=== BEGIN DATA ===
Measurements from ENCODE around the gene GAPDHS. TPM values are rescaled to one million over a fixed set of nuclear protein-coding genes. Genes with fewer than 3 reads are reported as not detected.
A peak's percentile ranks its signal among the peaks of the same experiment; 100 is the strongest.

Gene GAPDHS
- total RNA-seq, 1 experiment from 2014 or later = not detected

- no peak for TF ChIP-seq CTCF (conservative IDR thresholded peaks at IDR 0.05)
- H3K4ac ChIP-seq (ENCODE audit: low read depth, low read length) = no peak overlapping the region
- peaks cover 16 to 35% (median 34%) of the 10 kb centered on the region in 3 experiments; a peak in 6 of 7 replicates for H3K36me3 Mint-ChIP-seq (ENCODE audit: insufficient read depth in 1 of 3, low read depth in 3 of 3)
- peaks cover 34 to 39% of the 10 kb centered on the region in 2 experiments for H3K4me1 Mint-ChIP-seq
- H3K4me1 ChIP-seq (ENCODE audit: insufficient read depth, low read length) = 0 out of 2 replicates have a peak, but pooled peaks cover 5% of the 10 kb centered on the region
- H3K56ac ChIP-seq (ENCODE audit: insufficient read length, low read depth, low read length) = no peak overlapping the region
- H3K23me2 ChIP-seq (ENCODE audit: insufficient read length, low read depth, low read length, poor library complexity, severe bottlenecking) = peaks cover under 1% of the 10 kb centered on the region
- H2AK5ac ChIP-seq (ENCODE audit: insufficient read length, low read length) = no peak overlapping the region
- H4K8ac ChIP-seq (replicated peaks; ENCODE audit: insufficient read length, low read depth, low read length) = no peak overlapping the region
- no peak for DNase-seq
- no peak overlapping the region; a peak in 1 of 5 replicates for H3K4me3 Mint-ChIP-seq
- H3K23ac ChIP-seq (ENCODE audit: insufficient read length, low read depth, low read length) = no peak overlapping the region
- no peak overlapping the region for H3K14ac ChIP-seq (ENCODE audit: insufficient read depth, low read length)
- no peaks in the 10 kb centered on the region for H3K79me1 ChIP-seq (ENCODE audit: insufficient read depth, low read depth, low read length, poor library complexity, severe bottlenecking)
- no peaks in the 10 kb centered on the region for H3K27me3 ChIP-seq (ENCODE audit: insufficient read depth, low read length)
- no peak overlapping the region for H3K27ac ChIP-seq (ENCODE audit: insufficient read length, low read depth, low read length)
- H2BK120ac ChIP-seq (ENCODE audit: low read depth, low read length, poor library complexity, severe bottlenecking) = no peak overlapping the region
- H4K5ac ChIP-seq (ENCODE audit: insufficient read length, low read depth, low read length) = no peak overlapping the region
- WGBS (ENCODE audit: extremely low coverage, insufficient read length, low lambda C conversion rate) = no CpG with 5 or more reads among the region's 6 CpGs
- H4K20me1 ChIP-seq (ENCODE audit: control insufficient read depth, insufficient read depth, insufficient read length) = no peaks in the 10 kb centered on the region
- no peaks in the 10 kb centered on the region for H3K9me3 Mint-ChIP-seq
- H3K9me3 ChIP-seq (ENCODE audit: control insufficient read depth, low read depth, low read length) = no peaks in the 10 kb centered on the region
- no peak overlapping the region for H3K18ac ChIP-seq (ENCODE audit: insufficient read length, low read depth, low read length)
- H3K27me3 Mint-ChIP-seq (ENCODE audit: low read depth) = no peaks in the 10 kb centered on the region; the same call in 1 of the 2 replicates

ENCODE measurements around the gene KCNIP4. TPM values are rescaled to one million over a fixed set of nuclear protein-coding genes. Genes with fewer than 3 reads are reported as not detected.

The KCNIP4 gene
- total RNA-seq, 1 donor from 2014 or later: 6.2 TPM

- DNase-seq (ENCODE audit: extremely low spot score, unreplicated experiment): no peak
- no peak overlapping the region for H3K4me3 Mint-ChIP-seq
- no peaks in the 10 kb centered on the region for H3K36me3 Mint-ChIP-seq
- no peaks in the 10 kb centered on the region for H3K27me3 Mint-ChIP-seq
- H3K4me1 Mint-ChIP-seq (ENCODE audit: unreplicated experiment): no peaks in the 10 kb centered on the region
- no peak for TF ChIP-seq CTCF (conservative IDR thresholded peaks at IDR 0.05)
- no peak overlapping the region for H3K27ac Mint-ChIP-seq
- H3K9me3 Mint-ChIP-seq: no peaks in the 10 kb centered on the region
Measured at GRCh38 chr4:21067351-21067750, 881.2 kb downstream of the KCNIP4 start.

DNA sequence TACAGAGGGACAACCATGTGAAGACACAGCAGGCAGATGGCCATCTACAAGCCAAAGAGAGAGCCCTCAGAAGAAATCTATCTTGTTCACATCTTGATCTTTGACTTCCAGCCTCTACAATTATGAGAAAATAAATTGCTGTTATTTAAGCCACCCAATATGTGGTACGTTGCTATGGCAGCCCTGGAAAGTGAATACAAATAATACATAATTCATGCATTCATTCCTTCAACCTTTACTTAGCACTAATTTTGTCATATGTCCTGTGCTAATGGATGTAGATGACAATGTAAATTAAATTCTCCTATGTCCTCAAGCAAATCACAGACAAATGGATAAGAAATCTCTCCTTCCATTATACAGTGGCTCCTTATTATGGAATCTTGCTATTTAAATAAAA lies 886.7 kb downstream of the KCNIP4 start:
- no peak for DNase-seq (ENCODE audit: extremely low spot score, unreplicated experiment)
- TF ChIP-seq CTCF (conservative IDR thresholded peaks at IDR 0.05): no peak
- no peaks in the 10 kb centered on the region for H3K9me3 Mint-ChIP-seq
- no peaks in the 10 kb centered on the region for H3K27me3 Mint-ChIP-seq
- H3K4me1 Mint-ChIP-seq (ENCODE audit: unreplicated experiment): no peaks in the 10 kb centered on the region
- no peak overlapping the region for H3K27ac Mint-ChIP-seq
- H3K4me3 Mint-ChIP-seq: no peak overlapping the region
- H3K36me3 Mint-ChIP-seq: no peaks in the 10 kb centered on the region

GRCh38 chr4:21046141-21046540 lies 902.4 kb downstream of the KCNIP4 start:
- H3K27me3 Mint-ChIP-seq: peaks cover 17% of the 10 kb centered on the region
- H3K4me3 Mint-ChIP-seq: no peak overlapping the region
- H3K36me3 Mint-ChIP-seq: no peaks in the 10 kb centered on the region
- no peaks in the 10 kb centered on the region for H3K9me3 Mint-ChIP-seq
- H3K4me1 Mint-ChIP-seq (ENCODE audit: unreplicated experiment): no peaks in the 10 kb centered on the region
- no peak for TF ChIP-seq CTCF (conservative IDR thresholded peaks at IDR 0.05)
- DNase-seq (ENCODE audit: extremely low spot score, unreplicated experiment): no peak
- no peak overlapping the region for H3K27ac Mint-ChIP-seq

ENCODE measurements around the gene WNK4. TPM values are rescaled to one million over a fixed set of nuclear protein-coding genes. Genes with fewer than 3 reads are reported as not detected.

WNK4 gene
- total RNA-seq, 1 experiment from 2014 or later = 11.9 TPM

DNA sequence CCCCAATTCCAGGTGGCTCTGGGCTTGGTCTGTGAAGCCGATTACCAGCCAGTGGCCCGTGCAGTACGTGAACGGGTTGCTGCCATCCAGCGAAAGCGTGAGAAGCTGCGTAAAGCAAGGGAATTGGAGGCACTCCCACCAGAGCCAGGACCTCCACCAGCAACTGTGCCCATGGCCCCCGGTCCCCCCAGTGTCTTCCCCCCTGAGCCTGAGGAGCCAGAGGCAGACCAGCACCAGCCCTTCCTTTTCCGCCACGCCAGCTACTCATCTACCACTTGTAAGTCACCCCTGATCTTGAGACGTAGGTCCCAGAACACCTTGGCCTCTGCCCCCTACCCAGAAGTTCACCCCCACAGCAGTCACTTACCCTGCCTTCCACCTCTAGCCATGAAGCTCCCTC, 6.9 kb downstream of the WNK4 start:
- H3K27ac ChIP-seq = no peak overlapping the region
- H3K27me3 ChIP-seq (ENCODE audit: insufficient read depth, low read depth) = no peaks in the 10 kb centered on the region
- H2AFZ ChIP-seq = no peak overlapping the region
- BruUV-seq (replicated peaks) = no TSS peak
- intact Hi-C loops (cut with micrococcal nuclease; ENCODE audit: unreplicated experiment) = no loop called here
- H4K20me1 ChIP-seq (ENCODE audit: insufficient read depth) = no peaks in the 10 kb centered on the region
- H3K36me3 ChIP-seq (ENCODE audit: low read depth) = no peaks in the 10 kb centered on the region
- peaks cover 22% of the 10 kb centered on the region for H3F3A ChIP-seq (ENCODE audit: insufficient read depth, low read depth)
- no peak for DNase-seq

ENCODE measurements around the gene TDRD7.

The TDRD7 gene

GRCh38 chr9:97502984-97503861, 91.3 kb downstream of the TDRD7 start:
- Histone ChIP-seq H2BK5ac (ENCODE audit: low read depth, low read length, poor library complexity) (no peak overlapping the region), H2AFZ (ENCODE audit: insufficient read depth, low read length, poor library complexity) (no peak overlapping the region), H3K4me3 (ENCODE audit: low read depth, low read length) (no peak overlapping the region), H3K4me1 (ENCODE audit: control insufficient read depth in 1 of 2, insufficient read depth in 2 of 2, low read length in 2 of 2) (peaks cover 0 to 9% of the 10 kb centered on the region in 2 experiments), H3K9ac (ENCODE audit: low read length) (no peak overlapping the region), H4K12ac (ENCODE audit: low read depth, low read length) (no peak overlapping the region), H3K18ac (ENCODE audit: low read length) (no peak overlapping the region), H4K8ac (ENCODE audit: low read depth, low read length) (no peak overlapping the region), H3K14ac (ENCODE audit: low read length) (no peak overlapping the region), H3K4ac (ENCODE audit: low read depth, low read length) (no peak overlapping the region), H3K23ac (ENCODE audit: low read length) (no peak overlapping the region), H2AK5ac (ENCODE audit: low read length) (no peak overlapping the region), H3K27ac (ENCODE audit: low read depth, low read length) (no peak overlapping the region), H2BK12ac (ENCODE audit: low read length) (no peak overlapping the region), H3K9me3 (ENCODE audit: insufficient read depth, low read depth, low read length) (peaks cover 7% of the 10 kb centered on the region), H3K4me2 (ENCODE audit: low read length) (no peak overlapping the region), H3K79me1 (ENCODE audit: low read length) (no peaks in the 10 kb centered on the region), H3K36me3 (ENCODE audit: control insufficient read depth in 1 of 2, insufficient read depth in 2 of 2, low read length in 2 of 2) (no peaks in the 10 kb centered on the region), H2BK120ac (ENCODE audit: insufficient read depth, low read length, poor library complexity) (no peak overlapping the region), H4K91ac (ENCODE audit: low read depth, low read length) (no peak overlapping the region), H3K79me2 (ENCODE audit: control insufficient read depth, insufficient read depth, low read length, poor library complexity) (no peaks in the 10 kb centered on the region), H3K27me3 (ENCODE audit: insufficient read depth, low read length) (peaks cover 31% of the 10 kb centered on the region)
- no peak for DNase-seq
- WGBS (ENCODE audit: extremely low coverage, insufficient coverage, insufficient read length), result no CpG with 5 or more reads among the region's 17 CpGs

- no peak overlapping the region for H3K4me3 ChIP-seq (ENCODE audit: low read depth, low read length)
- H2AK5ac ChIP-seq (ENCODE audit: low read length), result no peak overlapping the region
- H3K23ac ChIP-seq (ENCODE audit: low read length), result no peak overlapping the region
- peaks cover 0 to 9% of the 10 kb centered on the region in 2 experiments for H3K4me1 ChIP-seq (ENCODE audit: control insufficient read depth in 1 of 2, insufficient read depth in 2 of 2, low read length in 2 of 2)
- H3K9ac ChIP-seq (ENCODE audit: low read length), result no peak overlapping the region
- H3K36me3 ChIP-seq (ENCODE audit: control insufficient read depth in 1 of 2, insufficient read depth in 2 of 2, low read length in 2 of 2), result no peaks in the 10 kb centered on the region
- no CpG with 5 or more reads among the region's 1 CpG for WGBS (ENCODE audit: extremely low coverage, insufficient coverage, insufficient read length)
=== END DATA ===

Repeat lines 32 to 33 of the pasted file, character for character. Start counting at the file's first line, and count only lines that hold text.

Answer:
- DNase-seq (ENCODE audit: extremely low spot score, unreplicated experiment): no peak
- no peak overlapping the region for H3K4me3 Mint-ChIP-seq